MAC sublayer protocol
- To: tcp-group@UCSD.EDU
- Subject: MAC sublayer protocol
- From: uunet!aupair.cs.athabascau.ca!rwa
- Date: Wed, 16 Jan 91 11:17 MST
Glenn points out that my trivial solutions [1-3] attempt to reduce the
cell size, and correctly notes that given the vagaries of nature,
guaranteeing the bounds of a cell is just about impossible. I think
the reference to W6's qrm'ing the Hawaiian repeaters is just a touch
extreme - sure it happens, but that's got to be the absolute worst
case. If all proposed cures must deal with ducting of that order it's
sure going to cut down on the solution space.
Alright, instead of using a fixed `budlist' [an execrable term IMHO]
approach as the repeat filter, go to a dynamic list with some sort of
maximum size as a function of offered load. I can imagine a range of
policies for adding a new station to the list and aging current
stations off the list, based on stations heard, traffic levels, what
kind of traffic patterns you're trying to optomize for
(bursty/interactive or steady/bulk transfer).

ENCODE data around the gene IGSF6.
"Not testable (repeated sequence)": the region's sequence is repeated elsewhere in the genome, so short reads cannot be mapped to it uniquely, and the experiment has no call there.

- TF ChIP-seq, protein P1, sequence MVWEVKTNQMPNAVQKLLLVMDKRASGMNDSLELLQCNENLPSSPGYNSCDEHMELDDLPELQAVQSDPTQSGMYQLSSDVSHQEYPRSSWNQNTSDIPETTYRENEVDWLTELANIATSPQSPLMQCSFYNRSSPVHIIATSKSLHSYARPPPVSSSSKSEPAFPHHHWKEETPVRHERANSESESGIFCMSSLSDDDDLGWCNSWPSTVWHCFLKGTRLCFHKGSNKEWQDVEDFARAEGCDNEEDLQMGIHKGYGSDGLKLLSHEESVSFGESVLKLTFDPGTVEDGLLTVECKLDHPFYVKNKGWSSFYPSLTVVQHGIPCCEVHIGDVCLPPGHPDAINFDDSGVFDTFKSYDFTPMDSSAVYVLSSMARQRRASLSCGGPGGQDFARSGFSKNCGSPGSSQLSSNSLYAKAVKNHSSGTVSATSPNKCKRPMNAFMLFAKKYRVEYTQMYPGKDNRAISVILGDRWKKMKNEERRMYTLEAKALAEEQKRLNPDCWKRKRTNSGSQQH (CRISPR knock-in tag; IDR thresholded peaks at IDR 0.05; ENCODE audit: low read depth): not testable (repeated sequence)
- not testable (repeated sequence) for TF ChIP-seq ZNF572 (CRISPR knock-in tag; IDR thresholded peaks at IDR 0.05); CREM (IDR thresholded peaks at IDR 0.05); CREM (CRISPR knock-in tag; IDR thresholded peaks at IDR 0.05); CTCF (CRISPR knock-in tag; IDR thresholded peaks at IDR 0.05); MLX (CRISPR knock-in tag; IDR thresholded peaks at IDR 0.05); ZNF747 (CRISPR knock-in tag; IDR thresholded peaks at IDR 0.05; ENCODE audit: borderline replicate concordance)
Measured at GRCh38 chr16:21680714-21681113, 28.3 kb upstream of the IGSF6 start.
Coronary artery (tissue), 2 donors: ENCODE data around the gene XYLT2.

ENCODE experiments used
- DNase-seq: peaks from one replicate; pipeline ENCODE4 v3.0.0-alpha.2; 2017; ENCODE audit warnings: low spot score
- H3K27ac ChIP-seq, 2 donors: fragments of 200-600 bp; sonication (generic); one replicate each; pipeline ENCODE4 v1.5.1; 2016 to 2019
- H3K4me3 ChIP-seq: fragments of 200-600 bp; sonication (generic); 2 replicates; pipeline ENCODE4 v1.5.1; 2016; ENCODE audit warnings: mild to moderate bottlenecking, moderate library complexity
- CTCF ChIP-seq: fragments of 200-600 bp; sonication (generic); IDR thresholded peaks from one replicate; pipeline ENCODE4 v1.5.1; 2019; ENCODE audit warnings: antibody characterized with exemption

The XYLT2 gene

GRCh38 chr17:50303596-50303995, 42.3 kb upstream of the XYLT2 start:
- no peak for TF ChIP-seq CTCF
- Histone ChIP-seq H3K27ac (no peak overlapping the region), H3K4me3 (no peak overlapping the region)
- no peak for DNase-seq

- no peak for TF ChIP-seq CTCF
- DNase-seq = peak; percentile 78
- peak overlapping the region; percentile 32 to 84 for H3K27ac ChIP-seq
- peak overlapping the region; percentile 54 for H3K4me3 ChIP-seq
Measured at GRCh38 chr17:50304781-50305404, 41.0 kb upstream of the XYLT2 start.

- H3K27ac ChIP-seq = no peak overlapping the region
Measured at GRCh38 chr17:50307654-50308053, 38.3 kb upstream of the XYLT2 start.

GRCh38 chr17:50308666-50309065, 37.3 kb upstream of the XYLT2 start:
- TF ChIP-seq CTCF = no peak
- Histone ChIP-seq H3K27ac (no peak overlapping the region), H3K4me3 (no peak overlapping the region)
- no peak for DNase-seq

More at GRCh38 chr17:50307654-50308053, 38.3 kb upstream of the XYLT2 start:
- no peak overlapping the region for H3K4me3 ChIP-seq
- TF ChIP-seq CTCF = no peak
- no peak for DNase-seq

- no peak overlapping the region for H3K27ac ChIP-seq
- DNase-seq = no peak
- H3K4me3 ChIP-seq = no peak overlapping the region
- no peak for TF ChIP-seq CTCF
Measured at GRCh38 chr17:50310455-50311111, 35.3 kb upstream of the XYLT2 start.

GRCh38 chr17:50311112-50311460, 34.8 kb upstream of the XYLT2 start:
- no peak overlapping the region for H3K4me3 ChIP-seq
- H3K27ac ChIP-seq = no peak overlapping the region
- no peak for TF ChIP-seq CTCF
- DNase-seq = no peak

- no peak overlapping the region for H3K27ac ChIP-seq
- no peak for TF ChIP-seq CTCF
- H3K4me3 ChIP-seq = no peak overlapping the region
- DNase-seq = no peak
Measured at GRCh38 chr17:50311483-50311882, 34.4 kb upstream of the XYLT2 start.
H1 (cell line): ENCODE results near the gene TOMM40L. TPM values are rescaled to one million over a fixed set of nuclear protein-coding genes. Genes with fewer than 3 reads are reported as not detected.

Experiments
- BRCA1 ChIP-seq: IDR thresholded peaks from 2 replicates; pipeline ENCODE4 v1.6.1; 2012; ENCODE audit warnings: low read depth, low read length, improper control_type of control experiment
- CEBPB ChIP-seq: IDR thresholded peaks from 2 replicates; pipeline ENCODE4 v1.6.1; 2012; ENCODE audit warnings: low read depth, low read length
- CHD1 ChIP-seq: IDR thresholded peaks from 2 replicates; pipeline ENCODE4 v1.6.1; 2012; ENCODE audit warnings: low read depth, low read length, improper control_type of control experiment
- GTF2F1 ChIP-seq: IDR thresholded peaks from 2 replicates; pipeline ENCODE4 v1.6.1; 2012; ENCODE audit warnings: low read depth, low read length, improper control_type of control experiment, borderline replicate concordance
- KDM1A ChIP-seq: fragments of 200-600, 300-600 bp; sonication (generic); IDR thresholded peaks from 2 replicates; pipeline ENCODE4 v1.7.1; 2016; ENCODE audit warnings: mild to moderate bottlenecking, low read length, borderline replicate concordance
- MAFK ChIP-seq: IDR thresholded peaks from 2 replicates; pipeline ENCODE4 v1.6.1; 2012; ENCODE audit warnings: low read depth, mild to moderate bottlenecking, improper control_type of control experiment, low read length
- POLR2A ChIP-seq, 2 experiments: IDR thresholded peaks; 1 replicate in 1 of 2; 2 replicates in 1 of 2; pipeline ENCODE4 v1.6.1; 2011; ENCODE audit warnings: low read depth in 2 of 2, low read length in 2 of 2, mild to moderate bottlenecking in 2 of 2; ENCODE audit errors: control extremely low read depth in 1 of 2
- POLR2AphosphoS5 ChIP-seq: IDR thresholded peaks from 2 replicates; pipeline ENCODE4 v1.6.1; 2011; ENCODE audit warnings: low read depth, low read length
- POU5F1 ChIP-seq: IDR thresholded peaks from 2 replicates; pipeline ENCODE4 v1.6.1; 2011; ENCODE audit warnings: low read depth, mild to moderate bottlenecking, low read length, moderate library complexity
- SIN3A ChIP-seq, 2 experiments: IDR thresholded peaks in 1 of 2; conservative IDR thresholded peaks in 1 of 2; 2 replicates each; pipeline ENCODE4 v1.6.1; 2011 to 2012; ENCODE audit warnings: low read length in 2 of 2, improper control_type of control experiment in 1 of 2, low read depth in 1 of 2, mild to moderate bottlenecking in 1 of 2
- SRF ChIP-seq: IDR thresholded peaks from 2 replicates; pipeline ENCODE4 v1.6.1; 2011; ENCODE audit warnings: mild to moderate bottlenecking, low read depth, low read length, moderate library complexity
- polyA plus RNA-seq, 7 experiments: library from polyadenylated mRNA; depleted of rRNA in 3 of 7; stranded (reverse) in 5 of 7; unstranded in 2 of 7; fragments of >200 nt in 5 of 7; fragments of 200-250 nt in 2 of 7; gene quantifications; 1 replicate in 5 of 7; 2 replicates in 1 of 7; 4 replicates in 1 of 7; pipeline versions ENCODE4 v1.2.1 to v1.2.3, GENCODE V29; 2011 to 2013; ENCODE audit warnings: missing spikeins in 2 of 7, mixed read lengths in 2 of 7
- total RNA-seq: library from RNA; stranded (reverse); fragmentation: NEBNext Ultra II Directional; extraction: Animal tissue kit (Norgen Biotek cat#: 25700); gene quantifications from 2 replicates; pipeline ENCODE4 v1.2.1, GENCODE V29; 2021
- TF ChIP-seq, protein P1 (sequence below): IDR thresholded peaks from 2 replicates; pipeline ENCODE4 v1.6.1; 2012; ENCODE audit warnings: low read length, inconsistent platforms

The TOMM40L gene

You could even do things like selectively rejecting frames from
over-active stations in an attempt to make them back off as a form of
load throttling (the basic internet choke packet approach :-), and
strike them from the repeatable list if they were too persistant.
Since it's a full CSMA/CD environment, rejecting a packet is cheap -
the repeater doesn't need to get more than the first 20 or so octets
before it can decide to issue a REJ or fake a collision. This is an
interesting research area, which is a way of saying I haven't got many
ideas as to the best way(s) to set policy.
If you couple this with a map-colouring approach to frequency
coordination between cells (have four repeater frequencies and reuse
them in the obvious way) it should go a long way.
The fact is that there is a tension between cell size, admin overhead,
and the facts of life (propagation and human psychology). Which do you
want to optimize for? As the man said :-) "cheap, fast, or reliable;
Ross Alexander firstname.lastname@example.org (403) 675 6311 ve6pdq